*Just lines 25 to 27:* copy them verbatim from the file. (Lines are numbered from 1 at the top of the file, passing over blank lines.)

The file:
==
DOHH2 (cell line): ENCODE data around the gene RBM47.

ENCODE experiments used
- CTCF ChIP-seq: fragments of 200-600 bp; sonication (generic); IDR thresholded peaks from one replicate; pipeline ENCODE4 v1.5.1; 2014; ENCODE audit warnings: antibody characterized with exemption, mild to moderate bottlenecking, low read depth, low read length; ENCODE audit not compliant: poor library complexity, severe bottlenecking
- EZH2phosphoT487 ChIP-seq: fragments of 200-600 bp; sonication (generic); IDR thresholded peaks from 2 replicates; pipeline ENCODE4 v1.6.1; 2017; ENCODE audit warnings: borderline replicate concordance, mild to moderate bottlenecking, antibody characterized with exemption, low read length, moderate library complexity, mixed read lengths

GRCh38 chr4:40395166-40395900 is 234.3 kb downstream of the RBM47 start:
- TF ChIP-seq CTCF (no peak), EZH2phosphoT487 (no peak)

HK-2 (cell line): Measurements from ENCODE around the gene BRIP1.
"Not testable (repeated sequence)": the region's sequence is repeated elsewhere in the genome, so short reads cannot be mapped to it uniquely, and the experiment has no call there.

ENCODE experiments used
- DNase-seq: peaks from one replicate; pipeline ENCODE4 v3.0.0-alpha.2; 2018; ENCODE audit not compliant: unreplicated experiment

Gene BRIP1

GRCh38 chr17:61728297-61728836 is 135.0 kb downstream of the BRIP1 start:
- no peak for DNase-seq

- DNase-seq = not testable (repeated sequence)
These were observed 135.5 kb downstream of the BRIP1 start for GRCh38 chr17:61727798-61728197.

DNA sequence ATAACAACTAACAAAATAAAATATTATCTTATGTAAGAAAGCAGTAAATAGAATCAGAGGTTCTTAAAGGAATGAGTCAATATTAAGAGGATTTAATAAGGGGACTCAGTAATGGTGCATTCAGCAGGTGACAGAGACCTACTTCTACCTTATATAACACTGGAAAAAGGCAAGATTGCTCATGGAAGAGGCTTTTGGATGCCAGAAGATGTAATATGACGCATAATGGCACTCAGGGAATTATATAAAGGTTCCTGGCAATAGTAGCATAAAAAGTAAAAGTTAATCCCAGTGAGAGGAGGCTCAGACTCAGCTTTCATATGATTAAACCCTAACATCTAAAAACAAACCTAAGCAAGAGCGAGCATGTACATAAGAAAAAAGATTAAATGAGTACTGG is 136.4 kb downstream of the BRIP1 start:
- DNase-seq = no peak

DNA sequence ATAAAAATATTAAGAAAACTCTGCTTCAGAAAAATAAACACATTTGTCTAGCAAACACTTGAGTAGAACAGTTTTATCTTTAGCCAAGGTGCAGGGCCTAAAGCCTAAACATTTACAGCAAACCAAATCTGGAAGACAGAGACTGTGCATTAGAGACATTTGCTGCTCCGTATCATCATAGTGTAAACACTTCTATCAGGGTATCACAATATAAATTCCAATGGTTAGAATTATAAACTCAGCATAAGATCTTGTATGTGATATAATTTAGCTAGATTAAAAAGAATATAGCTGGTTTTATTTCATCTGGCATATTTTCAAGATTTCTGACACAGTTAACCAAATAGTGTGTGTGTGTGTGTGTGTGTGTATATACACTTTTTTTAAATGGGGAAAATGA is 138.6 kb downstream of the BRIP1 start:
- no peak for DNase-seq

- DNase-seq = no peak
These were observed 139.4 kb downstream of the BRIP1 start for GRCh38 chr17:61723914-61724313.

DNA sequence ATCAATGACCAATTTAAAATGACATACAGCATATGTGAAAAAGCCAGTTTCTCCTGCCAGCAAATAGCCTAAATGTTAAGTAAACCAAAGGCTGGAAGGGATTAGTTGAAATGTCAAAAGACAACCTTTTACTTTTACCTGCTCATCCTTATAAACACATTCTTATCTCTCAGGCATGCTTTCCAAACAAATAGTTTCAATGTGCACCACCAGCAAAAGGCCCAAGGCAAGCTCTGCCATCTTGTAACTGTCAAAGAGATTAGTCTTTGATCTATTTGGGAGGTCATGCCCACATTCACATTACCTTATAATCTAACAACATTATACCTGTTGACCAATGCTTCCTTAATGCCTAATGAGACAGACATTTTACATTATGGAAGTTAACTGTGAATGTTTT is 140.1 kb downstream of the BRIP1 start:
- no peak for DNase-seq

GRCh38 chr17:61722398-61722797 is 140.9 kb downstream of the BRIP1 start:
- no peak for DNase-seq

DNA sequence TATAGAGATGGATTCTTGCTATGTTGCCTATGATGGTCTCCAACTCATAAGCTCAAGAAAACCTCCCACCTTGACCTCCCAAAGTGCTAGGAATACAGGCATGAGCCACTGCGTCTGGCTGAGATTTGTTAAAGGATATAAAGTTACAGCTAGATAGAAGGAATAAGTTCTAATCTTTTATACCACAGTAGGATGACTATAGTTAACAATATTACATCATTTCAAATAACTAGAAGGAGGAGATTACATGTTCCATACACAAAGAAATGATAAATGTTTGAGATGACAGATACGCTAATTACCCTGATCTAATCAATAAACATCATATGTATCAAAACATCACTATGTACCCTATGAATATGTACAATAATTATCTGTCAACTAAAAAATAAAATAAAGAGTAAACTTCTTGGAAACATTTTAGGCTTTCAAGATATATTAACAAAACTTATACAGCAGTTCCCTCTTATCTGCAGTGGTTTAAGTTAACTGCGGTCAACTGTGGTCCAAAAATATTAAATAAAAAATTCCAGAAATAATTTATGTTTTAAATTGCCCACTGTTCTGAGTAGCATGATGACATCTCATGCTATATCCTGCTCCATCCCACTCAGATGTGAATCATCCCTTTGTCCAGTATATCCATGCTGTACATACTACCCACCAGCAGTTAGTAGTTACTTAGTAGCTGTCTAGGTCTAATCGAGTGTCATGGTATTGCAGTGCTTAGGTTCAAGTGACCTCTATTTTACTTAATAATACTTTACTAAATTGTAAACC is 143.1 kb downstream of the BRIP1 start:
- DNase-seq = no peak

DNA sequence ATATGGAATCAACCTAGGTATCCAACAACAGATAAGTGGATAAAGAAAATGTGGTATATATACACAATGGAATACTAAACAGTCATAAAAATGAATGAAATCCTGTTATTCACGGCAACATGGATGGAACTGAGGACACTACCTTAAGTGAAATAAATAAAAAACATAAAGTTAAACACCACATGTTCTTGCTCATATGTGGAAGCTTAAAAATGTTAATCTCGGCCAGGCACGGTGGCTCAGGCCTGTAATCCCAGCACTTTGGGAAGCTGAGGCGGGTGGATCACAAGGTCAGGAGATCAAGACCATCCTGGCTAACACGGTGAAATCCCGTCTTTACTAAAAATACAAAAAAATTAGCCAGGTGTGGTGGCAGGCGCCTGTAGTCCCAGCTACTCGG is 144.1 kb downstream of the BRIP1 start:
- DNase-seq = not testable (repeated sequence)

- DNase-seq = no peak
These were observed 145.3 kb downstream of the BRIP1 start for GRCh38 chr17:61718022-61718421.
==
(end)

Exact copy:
- no peak for DNase-seq

DNA sequence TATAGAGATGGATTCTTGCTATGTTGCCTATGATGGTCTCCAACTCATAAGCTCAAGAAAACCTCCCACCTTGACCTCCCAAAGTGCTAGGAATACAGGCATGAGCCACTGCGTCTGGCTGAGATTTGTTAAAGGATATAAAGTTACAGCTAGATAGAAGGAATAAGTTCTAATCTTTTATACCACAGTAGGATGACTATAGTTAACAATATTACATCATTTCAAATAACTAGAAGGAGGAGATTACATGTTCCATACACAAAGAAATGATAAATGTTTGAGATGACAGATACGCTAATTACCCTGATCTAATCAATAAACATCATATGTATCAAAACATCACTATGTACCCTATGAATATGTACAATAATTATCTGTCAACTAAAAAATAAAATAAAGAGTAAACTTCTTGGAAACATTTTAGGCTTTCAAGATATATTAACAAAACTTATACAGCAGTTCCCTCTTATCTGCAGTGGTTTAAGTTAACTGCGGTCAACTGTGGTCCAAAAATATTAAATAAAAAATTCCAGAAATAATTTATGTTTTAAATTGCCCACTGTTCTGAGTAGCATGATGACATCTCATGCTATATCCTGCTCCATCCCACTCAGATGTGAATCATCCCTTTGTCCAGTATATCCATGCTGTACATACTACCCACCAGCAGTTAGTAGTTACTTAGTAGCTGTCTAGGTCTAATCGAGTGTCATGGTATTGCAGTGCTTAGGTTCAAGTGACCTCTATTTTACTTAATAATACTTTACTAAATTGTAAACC is 143.1 kb downstream of the BRIP1 start:
- DNase-seq = no peak